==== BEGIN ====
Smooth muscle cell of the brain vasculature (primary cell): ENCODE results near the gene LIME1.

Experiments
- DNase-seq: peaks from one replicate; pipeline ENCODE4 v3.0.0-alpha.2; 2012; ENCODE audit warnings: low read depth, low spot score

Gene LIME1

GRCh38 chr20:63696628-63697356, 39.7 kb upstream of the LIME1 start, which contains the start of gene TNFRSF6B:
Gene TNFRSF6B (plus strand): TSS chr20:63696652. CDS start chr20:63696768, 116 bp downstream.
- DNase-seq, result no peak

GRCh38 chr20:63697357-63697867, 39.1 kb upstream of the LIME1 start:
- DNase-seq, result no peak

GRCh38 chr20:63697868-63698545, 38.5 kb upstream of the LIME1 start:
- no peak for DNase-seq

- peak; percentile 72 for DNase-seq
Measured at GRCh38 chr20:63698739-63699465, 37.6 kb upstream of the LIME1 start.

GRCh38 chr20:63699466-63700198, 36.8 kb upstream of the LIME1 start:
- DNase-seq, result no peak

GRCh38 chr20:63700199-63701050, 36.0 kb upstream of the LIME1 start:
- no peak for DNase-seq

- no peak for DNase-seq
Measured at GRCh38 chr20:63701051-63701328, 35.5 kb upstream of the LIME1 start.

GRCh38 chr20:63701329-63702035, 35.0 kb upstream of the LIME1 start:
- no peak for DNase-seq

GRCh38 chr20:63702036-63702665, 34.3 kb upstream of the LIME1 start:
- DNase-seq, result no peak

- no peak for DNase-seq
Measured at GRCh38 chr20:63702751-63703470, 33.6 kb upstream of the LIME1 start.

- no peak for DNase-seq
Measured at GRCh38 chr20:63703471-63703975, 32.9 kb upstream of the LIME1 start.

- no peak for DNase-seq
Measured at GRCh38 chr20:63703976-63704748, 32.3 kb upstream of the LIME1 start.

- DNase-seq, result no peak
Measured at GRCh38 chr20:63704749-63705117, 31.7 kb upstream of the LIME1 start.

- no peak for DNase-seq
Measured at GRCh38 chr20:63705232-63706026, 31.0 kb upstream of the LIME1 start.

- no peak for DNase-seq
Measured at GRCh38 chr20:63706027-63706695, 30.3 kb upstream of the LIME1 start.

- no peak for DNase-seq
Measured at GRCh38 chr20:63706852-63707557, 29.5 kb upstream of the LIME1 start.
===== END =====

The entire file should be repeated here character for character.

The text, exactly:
Smooth muscle cell of the brain vasculature (primary cell): ENCODE results near the gene LIME1.

Experiments
- DNase-seq: peaks from one replicate; pipeline ENCODE4 v3.0.0-alpha.2; 2012; ENCODE audit warnings: low read depth, low spot score

Gene LIME1

GRCh38 chr20:63696628-63697356, 39.7 kb upstream of the LIME1 start, which contains the start of gene TNFRSF6B:
Gene TNFRSF6B (plus strand): TSS chr20:63696652. CDS start chr20:63696768, 116 bp downstream.
- DNase-seq, result no peak

GRCh38 chr20:63697357-63697867, 39.1 kb upstream of the LIME1 start:
- DNase-seq, result no peak

GRCh38 chr20:63697868-63698545, 38.5 kb upstream of the LIME1 start:
- no peak for DNase-seq

- peak; percentile 72 for DNase-seq
Measured at GRCh38 chr20:63698739-63699465, 37.6 kb upstream of the LIME1 start.

GRCh38 chr20:63699466-63700198, 36.8 kb upstream of the LIME1 start:
- DNase-seq, result no peak

GRCh38 chr20:63700199-63701050, 36.0 kb upstream of the LIME1 start:
- no peak for DNase-seq

- no peak for DNase-seq
Measured at GRCh38 chr20:63701051-63701328, 35.5 kb upstream of the LIME1 start.

GRCh38 chr20:63701329-63702035, 35.0 kb upstream of the LIME1 start:
- no peak for DNase-seq

GRCh38 chr20:63702036-63702665, 34.3 kb upstream of the LIME1 start:
- DNase-seq, result no peak

- no peak for DNase-seq
Measured at GRCh38 chr20:63702751-63703470, 33.6 kb upstream of the LIME1 start.

- no peak for DNase-seq
Measured at GRCh38 chr20:63703471-63703975, 32.9 kb upstream of the LIME1 start.

- no peak for DNase-seq
Measured at GRCh38 chr20:63703976-63704748, 32.3 kb upstream of the LIME1 start.

- DNase-seq, result no peak
Measured at GRCh38 chr20:63704749-63705117, 31.7 kb upstream of the LIME1 start.

- no peak for DNase-seq
Measured at GRCh38 chr20:63705232-63706026, 31.0 kb upstream of the LIME1 start.

- no peak for DNase-seq
Measured at GRCh38 chr20:63706027-63706695, 30.3 kb upstream of the LIME1 start.

- no peak for DNase-seq
Measured at GRCh38 chr20:63706852-63707557, 29.5 kb upstream of the LIME1 start.